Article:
Lawmakers Seek To Give Travelers More Protections Against Airline Inconveniences

Rampant delays, flight cancellations, and other mishaps have prompted lawmakers to introduce legislation that better protects travelers in these situations.

By Ryan Clancy | Published

traveler protections crowded airports airfare prices travel apps airline tickets delta

Since the beginning of the COVID-19 pandemic, passengers have had to put up with numerous problems every time they travel. But now the senate has introduced new legislation to increase traveler protections against airlines.

Over the last three years, the travel sector has been hit hard. In 2020 they were advised to refrain from operating so that the COVID-19 virus was not spread throughout the country and the world at a rapid rate. In 2021 when the travel sector did reopen, it was plagued with problems, including understaffing, lost baggage, and scheduling issues. These problems were not ideal for customers and passengers who had waited two years and spent a lot of money on holiday.

But things came to a head in December last year as a bomb cyclone caused devastation across America and also canceled a considerable number of flights which resulted in many holiday plans being canceled or postponed

These two bills will help streamline and ultimately speed up the refund process for passengers. Also, it will enforce a cap on airline fees such as seating prices and checked-in bag fees. These fees can cost customers hundreds of dollars per flight and have brought in airlines billions since they have been implemented.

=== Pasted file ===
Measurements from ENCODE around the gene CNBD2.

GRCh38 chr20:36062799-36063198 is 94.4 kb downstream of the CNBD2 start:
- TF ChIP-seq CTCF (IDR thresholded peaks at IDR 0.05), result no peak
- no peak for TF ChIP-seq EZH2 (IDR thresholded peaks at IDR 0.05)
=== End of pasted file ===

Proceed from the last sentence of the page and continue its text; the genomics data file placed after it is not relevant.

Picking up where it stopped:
The bill named “The Airline Passengers Bill of Rights,” which has the backing of several government senators also includes a minimum reimbursement rate of $1,350 for any passenger without a seat due to oversold flights. At the moment, this compensation is capped at $1,550. 

This legislation attempts to be approved only a month after Southwest Airlines had a horrific December. Due to the previously explained Bomb cyclone, Southwest had to cancel over 16,000 flights over the Christmas period. These mass cancelations were partly due to the storm but were also because their dated system could not handle the huge amount of booking changes, which is abysmal in this age of technology. The airline has released that it has reimbursed all its customers from this period, but is that enough?

It seems that this bill and traveler protections is one of the current hot topics in the government. One senator is due to hold a hearing in the next month about airline disruptions, and the Biden administration has already called for stricter airline rules concerning traveler protections and passenger rights. 

While all airlines frequently abide by the laws set out for traveler protections, it seems that they are not strict enough for customers to really feel completely covered. The new policies within this bill, such as government-controlled airline fees, dictating contracts, and establishing better reimbursement fees, would help consumers if any problems with their travel plans did occur.

Some people believe that having these new rules could cause travel prices to increase, and subsequently, passengers would have to pay more in the long run. But should passengers who could not see their families or loved ones at Christmas not receive a higher amount of compensation when it was the airline’s fault? Sometimes in order to do what is right, you have to take a chance and believe protecting consumers is the correct thing to do.